VEGF Blockade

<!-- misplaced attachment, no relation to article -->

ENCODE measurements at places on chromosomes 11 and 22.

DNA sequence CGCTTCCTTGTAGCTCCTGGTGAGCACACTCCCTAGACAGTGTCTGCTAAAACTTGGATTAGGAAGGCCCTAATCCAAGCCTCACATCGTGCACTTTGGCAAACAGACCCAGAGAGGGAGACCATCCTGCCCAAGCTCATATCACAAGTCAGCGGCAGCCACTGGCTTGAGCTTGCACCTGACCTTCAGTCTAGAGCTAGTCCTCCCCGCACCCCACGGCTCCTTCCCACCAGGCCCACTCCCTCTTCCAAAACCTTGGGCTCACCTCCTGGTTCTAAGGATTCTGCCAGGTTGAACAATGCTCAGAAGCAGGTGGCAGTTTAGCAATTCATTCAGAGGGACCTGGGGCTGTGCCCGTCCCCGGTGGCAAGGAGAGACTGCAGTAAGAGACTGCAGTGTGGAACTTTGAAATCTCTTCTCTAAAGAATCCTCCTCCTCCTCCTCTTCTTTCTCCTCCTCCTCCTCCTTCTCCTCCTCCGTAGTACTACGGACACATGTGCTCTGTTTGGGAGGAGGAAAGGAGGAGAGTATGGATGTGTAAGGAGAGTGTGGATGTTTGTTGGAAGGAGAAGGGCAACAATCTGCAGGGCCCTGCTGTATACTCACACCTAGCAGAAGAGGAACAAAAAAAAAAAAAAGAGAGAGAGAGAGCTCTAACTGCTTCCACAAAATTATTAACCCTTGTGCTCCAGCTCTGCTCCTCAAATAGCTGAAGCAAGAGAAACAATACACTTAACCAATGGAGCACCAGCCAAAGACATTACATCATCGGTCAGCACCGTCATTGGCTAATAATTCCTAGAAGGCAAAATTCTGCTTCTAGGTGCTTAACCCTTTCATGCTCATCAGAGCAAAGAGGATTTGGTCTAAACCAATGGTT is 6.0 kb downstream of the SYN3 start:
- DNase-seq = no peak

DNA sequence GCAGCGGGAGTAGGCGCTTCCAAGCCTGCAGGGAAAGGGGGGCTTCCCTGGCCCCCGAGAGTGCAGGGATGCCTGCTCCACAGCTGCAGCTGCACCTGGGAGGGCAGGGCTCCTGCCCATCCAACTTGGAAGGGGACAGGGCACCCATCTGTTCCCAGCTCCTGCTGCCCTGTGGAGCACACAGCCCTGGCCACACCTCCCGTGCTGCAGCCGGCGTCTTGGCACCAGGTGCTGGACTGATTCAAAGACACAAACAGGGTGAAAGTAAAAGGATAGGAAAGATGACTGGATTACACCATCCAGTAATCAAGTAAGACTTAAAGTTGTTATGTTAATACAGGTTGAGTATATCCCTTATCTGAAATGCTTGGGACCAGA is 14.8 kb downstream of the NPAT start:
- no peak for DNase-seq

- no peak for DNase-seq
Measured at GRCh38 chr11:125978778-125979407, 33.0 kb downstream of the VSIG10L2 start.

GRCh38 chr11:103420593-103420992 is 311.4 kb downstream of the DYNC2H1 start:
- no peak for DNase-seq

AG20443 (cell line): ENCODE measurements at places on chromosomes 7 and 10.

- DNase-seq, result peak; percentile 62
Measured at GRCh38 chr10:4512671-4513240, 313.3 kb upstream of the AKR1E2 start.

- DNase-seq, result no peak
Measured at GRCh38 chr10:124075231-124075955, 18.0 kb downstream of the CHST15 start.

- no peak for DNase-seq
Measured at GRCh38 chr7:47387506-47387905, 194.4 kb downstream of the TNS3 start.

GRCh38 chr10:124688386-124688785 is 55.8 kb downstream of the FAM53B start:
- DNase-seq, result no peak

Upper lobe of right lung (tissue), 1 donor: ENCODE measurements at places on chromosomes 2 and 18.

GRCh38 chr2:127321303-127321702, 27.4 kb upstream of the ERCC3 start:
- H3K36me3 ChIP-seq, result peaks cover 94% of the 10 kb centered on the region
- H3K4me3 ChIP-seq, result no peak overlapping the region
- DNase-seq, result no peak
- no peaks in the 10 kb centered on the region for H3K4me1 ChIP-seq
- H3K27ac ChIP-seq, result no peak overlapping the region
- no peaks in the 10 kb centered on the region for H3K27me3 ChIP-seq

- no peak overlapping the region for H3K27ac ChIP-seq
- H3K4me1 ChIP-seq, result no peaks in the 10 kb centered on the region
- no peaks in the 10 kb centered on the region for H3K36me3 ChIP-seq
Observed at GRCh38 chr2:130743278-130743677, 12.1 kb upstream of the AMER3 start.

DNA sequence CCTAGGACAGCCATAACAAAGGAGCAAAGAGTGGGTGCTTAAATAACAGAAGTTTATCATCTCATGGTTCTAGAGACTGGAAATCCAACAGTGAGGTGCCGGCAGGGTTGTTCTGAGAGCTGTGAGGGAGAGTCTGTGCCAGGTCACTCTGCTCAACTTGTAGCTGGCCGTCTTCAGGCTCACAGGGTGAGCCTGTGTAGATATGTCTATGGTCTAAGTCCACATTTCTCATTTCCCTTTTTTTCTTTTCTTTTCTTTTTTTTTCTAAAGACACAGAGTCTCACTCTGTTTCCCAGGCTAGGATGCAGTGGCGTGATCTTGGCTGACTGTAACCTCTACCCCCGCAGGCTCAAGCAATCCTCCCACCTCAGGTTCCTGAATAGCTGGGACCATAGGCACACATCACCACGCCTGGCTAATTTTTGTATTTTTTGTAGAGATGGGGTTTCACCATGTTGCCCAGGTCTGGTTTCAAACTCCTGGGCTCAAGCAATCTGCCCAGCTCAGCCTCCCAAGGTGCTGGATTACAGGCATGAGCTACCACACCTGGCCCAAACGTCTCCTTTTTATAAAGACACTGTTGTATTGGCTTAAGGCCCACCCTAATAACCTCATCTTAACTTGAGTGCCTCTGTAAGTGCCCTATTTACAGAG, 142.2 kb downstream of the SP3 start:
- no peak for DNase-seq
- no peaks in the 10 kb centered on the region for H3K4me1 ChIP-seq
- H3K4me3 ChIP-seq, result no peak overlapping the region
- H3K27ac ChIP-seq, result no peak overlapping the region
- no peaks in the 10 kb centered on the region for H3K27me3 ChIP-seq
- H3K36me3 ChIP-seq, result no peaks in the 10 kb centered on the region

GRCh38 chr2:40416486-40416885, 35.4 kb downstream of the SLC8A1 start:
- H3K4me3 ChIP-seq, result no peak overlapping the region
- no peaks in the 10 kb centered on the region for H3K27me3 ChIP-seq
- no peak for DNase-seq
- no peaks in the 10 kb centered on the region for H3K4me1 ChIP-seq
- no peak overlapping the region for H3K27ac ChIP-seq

Inhibition of VEGF has recently been shown to be effective in clinical trials of some human cancers (Glade-Bender et al. 2003). VEGF blockade has also shown efficacy in preclinical models of human neu-roblastoma, using agents that target the ligand or its VEGFR2 receptor (Davidoff et al. 2001b; Klement et al. 2000; Rowe et al. 2000). More recent reports demonstrate that neuroblastoma tumors may co-opt host vasculature early in development (Kim et al. 2002a).Partial blockade of VEGF may prolong co-option, which presumably contributes to tumor perfusion and supports continued, although reduced, tumor growth. Use of very high-affinity VEGF-bind-ing molecules, such as the recently described novel fusion construct VEGF-Trap, can cause regression of such co-opted vessels (Holash et al. 2002; Kim et al. 2002a); thus, selection of optimal VEGF blocking strategies for testing in patients with neuroblastoma may require selection of agents based on specific biochemical and pharmacologic properties.

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